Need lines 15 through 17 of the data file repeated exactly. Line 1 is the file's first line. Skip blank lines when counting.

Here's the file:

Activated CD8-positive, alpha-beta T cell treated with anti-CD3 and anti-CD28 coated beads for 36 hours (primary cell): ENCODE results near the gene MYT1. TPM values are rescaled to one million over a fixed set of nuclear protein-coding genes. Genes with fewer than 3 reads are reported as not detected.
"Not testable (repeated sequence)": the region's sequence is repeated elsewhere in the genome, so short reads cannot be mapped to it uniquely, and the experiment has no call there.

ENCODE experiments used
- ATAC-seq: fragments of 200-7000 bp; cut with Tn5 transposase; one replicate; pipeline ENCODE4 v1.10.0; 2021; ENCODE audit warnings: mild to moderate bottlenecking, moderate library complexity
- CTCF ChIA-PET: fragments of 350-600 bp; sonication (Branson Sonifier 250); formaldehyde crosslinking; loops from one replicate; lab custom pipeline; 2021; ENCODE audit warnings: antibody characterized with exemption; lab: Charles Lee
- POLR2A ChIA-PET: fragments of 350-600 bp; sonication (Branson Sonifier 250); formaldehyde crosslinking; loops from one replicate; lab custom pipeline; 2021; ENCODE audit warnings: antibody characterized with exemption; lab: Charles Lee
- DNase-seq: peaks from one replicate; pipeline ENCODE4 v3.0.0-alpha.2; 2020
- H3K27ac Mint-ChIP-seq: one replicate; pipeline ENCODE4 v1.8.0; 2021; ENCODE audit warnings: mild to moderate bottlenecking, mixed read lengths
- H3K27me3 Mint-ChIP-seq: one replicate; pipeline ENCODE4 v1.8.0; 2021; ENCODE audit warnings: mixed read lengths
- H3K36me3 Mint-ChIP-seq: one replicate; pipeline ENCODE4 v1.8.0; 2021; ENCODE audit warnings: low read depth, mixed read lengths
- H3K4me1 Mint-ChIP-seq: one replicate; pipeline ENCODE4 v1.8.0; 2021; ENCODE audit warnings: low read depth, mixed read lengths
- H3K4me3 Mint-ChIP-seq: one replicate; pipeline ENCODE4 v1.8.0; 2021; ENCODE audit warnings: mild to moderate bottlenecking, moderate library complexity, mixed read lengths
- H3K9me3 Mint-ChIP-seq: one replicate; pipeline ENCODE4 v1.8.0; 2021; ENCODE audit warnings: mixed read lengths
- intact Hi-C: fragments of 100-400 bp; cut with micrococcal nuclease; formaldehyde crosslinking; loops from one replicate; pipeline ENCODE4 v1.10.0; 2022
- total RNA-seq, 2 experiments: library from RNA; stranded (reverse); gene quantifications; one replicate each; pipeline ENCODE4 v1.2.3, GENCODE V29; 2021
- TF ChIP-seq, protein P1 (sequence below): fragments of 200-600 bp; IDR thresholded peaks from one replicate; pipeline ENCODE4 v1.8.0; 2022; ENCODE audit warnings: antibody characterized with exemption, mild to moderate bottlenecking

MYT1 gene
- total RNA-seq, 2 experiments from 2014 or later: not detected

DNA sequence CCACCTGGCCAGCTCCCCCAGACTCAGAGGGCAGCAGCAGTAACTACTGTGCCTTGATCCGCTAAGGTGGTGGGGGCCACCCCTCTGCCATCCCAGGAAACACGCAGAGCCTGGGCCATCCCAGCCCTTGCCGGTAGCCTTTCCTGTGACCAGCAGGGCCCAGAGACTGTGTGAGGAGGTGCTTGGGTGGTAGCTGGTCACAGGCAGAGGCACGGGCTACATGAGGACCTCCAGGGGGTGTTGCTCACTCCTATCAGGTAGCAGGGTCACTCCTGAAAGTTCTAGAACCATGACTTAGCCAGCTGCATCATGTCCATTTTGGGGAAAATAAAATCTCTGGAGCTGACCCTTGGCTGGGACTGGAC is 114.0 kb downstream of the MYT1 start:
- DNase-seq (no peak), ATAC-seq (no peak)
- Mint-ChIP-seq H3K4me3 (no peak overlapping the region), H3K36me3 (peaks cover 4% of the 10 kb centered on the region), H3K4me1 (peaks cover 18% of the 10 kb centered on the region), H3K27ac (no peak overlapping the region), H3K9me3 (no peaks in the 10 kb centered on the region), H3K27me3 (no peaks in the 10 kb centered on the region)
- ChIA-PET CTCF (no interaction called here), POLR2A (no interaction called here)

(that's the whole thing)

- total RNA-seq, 2 experiments: library from RNA; stranded (reverse); gene quantifications; one replicate each; pipeline ENCODE4 v1.2.3, GENCODE V29; 2021
- TF ChIP-seq, protein P1 (sequence below): fragments of 200-600 bp; IDR thresholded peaks from one replicate; pipeline ENCODE4 v1.8.0; 2022; ENCODE audit warnings: antibody characterized with exemption, mild to moderate bottlenecking

MYT1 gene